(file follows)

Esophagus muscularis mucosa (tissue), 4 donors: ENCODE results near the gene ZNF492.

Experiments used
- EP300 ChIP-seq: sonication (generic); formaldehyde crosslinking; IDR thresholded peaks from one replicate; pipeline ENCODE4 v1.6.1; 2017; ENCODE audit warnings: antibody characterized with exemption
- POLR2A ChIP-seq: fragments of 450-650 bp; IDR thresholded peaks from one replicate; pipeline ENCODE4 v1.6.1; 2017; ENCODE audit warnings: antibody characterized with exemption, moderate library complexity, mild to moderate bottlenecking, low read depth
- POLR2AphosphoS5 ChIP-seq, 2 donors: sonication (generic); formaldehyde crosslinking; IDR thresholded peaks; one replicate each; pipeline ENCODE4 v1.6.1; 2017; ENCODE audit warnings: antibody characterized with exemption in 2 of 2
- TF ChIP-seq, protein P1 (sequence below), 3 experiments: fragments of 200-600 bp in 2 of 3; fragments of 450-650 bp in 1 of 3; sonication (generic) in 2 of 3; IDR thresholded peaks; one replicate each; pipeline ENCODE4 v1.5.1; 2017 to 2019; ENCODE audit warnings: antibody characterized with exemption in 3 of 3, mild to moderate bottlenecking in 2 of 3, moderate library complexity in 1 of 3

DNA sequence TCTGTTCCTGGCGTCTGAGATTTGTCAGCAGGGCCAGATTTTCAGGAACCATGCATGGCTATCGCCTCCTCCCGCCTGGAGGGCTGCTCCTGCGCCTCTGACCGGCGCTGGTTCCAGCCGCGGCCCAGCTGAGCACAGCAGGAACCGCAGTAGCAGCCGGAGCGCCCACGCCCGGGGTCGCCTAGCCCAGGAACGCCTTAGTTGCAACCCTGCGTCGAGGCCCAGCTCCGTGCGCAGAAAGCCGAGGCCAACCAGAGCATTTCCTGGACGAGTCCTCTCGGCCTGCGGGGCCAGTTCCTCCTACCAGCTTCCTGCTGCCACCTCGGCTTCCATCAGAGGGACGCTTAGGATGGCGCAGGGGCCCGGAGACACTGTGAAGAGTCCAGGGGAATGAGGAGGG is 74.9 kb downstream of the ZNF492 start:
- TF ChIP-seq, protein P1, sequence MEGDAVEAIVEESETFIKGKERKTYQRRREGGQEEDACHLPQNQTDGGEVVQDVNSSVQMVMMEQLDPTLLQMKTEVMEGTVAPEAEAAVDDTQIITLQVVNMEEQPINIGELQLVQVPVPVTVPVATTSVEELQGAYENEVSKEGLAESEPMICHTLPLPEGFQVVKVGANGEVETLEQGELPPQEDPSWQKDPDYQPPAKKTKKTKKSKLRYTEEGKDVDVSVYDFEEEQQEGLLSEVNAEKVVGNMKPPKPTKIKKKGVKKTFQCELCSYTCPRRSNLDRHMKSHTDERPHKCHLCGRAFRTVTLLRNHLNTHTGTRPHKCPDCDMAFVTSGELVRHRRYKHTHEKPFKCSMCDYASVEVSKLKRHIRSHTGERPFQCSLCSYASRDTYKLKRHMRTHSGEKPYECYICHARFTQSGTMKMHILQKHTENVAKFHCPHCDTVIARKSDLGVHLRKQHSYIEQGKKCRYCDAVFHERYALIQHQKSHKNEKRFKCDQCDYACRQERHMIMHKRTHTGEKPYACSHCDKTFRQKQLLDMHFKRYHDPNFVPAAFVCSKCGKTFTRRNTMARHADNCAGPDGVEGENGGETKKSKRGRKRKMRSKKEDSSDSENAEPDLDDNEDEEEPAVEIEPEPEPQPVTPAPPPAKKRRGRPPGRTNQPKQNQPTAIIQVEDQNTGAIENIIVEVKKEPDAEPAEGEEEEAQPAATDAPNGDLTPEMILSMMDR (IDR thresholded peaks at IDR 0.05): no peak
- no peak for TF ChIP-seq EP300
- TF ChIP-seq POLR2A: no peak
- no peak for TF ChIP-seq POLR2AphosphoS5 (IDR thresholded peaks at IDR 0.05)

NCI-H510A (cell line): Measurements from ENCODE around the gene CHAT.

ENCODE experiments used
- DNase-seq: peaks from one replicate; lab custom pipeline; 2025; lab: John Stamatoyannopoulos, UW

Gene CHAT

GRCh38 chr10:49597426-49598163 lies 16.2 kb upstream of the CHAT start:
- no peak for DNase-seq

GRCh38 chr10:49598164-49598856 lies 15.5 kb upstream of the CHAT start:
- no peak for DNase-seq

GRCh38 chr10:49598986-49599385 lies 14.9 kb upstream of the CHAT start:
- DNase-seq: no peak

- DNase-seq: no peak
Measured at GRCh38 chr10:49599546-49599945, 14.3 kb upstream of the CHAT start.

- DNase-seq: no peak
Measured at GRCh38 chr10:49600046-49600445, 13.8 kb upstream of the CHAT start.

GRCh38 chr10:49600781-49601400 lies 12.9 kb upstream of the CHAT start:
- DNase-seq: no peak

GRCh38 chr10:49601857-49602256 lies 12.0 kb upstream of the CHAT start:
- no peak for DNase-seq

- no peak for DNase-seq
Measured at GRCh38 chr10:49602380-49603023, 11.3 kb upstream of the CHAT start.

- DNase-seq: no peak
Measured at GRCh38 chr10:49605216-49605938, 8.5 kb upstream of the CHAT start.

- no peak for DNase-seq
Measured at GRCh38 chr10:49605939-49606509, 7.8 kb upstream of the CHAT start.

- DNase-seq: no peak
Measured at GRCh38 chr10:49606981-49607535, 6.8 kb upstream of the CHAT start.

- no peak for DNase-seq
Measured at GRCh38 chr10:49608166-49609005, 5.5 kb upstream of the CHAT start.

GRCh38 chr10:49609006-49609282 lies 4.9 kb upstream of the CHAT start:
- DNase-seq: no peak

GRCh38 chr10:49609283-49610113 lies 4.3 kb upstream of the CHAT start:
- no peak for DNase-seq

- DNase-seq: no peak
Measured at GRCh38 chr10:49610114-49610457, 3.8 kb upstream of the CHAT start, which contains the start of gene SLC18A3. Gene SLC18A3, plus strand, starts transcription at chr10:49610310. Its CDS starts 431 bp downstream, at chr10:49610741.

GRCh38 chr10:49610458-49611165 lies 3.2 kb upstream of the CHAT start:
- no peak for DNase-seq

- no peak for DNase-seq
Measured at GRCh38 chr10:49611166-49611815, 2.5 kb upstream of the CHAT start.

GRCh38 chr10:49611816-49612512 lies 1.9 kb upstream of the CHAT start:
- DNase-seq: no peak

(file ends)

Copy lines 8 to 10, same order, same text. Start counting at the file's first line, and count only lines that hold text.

- TF ChIP-seq, protein P1, sequence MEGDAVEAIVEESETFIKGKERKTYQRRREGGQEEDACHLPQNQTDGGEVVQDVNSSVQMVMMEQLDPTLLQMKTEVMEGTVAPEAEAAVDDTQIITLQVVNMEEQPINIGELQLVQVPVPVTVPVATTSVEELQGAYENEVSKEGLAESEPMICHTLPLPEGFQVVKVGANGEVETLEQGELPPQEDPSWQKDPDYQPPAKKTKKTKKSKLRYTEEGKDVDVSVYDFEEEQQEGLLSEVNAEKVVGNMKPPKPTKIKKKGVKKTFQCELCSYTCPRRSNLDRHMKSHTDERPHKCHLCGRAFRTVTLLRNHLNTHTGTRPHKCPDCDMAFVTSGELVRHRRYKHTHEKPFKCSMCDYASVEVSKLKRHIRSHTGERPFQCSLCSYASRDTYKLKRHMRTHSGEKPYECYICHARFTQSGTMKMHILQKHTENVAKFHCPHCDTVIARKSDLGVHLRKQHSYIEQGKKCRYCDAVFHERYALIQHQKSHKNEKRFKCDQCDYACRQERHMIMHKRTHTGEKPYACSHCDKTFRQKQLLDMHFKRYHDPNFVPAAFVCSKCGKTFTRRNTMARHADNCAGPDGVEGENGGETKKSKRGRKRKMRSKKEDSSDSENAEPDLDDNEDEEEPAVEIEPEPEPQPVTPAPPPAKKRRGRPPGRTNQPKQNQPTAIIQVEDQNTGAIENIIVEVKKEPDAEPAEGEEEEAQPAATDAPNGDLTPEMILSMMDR (IDR thresholded peaks at IDR 0.05): no peak
- no peak for TF ChIP-seq EP300
- TF ChIP-seq POLR2A: no peak